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Author Topic: Total exchange transparency - linking virtual trades to bitcoin transactions!  (Read 1144 times)
RogerR
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August 03, 2011, 09:22:25 PM
 #1

Hi guys.

I have already mentioned this issue in the official MtGox IRC channel but would also like to bring this to the attention of the greater community in general as well.

I find it mildly astounding that while we are all using a transaction network which is based on total transparency as one of its greatest assets in its very foundation, people are conveniently willing to give up on this very right (yes, I think it is my right to know where my bitcoins are coming from) by exchanging their bucks in open exchanges for potentially unaccounted for bitcoins.

Considering all the bad news about bitcoin lately, I think it would be in the best interest for overall bitcoin legitimacy to make use of the network's already existing transparency and link all virtual trades to actual bitcoin transactions.

Not only would this help track down stolen coins more easily, but it would also ease many people's minds and concerns as to where exactly those 10s of thousands of bitcoins come from that get poured into the markets on a daily basis.

I think this needs to be addressed somehow and has to be implemented in one form or the other - as such I'm even willing to pledge 10BTC for its development so people start taking this issue more seriously. Perhaps other people are willing to commit to this issue as well, but generally I think this actually has to happen with or without any pledges (especially if it can be established as some form of standard for any legitimate bitcoin business that works with virtual, non-directly bitcoin backed user accounts).

Perhaps we can get some MtGox, Tradehill and Camp BX (non-exclusive list!) officials to post their stance on this issue.

Thanks for reading, now fire away! Grin

edit: I am mostly referring to internal exchange sites transparency, as in I purchase 10 bitcoins on MtGox and get a transaction ID which I can then trace back to a verified previous transaction in the bitcoin chain as an additional way to verify the legitimacy of said purchase without having to wait until the coins are actually being cashed out!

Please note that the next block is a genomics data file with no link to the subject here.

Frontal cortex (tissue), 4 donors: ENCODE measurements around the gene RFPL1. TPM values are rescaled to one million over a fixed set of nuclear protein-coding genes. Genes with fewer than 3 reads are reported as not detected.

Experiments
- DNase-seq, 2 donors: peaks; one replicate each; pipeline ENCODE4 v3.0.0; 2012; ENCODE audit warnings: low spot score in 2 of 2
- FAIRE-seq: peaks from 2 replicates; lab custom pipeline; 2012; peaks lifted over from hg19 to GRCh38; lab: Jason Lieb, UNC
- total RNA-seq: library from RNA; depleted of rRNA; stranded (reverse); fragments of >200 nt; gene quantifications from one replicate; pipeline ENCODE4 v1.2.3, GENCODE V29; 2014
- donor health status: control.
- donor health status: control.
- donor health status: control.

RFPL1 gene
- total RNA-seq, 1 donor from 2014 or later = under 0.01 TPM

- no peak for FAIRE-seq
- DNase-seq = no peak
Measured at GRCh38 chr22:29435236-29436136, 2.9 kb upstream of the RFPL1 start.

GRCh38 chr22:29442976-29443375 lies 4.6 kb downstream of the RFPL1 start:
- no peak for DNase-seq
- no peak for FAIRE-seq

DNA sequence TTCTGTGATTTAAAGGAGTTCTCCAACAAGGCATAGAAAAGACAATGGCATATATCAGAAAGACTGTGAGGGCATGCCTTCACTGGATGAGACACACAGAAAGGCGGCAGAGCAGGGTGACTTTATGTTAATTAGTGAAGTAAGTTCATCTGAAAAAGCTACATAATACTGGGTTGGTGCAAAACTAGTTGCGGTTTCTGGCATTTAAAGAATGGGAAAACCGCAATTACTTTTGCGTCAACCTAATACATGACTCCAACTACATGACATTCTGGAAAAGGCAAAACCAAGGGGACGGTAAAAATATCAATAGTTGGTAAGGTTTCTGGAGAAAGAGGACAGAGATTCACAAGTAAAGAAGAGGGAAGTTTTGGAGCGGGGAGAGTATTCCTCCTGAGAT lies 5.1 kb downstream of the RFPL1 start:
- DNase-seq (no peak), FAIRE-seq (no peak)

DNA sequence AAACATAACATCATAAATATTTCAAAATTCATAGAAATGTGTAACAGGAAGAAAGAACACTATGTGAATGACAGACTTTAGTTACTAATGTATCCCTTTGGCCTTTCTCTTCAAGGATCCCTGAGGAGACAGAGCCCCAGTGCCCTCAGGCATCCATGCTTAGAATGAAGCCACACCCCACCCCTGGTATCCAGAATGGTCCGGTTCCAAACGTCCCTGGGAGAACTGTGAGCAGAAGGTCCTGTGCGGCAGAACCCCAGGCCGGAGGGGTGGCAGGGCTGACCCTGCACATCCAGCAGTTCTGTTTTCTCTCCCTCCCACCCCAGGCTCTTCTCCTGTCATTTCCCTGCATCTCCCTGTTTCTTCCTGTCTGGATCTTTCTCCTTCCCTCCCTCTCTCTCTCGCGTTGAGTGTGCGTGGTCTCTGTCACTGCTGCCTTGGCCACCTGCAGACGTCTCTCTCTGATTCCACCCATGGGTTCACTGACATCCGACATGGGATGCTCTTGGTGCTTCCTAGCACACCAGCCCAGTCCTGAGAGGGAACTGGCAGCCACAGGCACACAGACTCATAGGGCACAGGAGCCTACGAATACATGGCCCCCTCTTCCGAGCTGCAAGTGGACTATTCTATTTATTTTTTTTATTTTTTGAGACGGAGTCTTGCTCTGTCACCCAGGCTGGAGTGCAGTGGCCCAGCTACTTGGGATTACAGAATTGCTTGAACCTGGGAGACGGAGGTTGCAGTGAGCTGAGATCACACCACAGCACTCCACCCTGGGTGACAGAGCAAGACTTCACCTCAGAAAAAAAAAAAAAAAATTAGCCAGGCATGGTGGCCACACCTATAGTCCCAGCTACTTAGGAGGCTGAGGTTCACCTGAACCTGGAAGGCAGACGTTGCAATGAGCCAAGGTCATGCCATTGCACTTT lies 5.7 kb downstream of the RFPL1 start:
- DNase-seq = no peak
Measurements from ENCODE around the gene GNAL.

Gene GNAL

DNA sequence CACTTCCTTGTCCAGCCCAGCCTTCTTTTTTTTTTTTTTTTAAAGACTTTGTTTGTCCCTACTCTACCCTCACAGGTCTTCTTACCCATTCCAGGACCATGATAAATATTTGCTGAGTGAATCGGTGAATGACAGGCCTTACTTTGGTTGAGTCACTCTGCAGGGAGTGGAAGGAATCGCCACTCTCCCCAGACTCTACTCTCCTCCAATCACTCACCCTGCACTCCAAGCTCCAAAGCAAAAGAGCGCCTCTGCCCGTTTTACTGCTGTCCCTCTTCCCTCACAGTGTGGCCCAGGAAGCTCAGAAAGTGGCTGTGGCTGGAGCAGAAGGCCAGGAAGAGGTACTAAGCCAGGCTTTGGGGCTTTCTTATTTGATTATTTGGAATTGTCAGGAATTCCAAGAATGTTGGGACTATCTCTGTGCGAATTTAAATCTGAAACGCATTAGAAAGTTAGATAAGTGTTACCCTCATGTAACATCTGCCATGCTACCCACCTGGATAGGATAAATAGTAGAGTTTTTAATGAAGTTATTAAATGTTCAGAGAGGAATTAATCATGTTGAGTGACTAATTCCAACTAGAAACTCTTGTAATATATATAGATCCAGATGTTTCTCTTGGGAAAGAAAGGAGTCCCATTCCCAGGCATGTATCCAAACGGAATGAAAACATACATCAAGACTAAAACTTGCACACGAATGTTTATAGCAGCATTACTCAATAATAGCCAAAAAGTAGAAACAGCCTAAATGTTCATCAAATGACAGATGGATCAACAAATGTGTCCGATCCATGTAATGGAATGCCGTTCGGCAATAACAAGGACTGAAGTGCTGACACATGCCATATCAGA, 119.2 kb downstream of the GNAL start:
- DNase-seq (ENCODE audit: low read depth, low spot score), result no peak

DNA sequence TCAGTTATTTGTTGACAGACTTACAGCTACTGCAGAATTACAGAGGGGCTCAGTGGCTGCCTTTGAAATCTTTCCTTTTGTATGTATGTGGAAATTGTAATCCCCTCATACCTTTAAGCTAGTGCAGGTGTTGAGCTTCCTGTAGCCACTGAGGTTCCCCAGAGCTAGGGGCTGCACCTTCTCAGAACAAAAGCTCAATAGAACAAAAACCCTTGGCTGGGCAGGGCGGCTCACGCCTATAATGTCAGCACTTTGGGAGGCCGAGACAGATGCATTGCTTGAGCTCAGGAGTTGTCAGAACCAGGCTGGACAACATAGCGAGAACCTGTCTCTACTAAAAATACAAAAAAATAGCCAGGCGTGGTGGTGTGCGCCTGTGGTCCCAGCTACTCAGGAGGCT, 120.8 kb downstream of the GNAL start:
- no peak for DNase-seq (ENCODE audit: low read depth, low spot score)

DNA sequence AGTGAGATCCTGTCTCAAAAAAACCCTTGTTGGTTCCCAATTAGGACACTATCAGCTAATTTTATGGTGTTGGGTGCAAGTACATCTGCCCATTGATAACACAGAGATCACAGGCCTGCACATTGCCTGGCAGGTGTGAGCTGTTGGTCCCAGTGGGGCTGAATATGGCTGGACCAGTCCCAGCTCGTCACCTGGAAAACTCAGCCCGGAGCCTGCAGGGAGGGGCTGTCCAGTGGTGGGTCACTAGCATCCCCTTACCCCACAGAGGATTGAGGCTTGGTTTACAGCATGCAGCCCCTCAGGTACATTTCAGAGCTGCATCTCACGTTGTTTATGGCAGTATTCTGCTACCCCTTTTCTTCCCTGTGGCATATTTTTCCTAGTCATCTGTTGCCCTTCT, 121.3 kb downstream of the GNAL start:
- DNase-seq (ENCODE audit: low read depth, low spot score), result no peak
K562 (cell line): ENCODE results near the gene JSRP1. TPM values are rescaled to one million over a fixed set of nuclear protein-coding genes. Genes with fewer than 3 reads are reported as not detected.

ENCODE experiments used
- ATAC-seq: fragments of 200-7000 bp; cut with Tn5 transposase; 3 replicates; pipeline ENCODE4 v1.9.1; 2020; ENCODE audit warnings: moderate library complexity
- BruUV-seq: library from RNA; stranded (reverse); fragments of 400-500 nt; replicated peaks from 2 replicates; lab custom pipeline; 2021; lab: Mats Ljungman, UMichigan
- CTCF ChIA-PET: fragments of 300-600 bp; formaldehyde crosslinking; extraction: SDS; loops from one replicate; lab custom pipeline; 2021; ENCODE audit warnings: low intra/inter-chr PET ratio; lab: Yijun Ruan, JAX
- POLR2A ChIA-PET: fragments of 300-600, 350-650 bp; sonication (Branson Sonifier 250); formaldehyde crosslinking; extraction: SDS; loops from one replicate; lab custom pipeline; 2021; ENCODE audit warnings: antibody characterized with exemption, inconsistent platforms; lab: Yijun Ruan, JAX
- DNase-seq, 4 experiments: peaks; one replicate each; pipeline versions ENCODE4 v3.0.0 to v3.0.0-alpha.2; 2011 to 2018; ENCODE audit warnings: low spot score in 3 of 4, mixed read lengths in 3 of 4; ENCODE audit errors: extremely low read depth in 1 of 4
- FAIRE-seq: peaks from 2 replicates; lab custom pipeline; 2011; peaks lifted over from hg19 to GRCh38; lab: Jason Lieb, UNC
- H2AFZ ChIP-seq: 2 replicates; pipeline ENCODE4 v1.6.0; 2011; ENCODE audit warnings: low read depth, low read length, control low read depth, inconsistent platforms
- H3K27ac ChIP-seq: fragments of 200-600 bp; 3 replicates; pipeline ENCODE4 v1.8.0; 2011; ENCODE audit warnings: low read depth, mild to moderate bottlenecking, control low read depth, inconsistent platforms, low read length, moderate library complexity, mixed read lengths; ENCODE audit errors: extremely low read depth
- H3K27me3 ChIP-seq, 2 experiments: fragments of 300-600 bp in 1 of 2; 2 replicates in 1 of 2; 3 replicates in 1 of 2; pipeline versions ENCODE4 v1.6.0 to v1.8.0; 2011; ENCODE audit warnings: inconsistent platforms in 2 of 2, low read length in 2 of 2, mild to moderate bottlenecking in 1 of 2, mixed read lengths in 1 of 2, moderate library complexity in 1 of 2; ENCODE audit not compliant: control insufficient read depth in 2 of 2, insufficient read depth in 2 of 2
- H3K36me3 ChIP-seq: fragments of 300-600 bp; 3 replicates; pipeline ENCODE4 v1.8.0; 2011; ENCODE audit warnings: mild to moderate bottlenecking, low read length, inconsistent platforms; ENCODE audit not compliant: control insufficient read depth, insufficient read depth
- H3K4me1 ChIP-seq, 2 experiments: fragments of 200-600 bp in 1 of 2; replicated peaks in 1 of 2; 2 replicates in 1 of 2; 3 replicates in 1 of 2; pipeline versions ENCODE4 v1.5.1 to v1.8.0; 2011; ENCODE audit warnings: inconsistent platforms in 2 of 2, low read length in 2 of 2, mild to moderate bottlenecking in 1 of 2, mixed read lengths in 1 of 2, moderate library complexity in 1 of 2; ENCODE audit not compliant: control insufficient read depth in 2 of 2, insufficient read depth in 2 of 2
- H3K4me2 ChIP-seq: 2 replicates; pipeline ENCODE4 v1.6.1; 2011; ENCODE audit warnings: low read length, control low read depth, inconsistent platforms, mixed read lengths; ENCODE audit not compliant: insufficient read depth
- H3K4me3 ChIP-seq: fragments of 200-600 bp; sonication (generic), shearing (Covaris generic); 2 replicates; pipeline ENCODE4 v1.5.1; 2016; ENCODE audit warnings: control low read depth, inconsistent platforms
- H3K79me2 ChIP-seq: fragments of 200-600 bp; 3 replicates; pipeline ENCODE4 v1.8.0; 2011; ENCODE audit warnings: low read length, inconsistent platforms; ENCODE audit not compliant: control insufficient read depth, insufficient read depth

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August 03, 2011, 09:31:21 PM
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I've been hard at work the last month on something you'll probably find very interesting, the Bitcoin Business Bureau. I assure you, it is indeed different than the several attempts at establishing a layer of trust on top of the anonymous transaction network that Bitcoin gives us. It also conforms to the community and anonymous aspects of the Bitcoin project itself. Our server counts as a "centralized" data source, however our data will be available for public analysis/consumption.

We'll be opening our ideas up for public discussion on Friday, as well as an extremely limited private beta!

RogerR
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August 03, 2011, 09:57:31 PM
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...

We'll be opening our ideas up for public discussion on Friday, as well as an extremely limited private beta!

Looking forward to learn more about what kind of service you will be providing to the community and maybe also participating in testing out your beta.